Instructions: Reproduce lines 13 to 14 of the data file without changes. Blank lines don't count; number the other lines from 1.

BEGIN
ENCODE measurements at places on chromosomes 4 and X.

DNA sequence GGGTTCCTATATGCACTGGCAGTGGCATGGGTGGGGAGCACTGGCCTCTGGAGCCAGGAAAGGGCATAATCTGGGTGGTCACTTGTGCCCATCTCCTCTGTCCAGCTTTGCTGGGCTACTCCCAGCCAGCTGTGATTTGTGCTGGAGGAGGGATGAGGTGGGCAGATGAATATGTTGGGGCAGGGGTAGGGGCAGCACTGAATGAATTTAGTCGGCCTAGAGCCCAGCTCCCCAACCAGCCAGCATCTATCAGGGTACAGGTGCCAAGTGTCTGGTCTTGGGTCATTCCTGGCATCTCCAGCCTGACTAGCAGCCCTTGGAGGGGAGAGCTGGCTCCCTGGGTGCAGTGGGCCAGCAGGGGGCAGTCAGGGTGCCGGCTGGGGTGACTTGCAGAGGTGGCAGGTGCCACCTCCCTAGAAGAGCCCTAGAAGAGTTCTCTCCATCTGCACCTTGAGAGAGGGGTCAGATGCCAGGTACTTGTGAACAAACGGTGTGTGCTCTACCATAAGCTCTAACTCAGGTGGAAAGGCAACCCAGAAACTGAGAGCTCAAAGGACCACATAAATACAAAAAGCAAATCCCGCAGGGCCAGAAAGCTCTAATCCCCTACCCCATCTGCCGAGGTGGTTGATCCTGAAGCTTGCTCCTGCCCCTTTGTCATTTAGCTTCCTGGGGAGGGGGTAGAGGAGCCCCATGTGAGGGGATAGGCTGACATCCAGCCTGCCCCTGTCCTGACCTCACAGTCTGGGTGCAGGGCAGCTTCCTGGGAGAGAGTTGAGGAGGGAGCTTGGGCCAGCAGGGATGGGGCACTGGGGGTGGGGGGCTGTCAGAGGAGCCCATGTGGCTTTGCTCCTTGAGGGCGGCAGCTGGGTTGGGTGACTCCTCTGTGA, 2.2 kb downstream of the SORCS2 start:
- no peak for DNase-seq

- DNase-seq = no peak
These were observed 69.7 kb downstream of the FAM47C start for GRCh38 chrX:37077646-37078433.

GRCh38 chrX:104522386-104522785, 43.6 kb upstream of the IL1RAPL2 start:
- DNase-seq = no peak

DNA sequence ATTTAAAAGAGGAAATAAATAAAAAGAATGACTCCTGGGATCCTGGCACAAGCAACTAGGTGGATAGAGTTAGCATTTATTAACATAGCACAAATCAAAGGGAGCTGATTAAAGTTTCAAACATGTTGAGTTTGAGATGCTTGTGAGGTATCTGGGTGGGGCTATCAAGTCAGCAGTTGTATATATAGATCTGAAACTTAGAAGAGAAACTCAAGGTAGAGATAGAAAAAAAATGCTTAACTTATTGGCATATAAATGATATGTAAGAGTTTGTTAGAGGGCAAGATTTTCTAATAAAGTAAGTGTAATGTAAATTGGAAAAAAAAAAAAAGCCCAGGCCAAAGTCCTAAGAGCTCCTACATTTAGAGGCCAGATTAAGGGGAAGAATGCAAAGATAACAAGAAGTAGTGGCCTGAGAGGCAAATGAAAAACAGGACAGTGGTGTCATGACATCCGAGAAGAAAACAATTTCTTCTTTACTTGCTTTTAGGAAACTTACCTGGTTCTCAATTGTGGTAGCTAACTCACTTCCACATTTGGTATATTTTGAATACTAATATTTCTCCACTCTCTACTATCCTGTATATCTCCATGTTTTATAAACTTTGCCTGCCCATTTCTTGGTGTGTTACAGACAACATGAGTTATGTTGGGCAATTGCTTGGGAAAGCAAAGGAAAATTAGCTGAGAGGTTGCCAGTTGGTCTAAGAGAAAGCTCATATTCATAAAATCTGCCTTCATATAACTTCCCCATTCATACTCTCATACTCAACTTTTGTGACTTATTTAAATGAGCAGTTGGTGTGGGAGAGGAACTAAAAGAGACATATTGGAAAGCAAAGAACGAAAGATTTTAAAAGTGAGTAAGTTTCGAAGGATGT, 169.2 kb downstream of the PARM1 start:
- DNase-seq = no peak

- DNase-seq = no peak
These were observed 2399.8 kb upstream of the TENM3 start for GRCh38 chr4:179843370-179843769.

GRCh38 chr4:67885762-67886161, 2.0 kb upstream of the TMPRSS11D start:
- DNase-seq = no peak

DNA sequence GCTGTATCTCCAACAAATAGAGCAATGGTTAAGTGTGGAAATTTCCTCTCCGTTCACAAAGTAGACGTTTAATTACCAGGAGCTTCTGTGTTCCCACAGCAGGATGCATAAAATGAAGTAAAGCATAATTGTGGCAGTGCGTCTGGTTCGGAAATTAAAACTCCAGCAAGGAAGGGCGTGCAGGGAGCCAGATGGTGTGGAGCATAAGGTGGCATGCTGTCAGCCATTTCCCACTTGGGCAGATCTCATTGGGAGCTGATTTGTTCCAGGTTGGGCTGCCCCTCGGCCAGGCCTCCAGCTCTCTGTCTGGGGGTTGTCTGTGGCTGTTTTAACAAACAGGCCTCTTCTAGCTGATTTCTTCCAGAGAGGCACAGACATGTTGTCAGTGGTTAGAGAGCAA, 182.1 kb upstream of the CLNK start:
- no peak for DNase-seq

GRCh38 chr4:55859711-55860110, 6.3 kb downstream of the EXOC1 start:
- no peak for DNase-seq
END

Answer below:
- DNase-seq = no peak

DNA sequence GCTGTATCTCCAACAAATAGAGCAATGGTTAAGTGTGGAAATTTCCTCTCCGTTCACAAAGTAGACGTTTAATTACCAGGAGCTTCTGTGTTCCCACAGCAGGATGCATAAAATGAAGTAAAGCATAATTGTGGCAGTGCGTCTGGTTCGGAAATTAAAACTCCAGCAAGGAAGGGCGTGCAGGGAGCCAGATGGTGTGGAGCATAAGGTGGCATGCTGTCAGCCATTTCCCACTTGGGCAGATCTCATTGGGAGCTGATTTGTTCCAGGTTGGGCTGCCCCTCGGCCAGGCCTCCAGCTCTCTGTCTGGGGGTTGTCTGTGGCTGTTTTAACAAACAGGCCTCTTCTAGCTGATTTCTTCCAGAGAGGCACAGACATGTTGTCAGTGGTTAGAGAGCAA, 182.1 kb upstream of the CLNK start: